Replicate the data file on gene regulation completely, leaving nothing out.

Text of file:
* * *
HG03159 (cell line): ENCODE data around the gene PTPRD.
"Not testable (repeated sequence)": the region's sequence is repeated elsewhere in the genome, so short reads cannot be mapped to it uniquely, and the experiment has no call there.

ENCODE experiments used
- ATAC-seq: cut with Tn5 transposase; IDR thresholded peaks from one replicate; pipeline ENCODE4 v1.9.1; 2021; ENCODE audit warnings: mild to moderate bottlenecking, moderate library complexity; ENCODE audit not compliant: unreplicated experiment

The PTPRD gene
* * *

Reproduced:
HG03159 (cell line): ENCODE data around the gene PTPRD.
"Not testable (repeated sequence)": the region's sequence is repeated elsewhere in the genome, so short reads cannot be mapped to it uniquely, and the experiment has no call there.

ENCODE experiments used
- ATAC-seq: cut with Tn5 transposase; IDR thresholded peaks from one replicate; pipeline ENCODE4 v1.9.1; 2021; ENCODE audit warnings: mild to moderate bottlenecking, moderate library complexity; ENCODE audit not compliant: unreplicated experiment

The PTPRD gene